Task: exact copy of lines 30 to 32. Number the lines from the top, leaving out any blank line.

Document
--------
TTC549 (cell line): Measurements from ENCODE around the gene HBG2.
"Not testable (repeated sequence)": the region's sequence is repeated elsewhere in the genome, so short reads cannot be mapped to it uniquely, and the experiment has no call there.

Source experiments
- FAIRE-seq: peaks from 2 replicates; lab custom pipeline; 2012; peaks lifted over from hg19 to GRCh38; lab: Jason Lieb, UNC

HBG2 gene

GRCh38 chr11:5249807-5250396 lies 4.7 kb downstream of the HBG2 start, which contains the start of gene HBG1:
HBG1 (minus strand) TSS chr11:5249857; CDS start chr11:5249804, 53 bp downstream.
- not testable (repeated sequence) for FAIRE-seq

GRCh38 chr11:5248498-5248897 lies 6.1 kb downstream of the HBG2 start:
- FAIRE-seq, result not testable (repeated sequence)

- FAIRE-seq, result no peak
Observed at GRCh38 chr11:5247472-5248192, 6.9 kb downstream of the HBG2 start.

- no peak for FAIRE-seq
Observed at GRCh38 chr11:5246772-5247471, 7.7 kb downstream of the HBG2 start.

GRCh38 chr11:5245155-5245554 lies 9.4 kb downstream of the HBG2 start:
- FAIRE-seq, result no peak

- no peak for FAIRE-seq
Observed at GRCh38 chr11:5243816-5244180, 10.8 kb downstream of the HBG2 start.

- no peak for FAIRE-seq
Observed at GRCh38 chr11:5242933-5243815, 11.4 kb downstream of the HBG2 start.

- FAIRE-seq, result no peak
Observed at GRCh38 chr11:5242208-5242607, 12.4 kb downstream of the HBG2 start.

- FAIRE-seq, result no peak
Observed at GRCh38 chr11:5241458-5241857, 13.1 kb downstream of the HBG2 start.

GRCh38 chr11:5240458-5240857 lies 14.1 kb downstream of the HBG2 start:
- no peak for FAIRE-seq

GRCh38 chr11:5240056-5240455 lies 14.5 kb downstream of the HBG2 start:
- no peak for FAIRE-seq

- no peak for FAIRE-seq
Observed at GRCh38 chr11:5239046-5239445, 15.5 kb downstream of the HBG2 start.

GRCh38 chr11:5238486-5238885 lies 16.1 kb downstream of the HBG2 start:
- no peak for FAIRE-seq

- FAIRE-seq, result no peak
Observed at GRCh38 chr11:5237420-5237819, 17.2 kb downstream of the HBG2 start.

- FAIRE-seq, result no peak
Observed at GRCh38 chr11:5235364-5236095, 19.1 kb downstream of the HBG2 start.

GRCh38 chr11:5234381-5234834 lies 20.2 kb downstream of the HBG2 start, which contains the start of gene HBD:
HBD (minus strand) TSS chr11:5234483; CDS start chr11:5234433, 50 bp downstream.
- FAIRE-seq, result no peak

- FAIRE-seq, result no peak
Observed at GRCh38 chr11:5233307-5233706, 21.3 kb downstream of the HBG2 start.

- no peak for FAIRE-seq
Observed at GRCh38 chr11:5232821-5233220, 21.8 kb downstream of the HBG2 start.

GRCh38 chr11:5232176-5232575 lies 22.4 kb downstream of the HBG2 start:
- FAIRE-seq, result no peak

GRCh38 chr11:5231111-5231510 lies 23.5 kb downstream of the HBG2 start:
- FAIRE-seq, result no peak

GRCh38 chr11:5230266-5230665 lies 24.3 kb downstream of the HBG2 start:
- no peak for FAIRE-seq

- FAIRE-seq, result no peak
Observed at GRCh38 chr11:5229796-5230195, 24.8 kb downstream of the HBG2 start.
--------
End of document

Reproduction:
Observed at GRCh38 chr11:5239046-5239445, 15.5 kb downstream of the HBG2 start.

GRCh38 chr11:5238486-5238885 lies 16.1 kb downstream of the HBG2 start:
- no peak for FAIRE-seq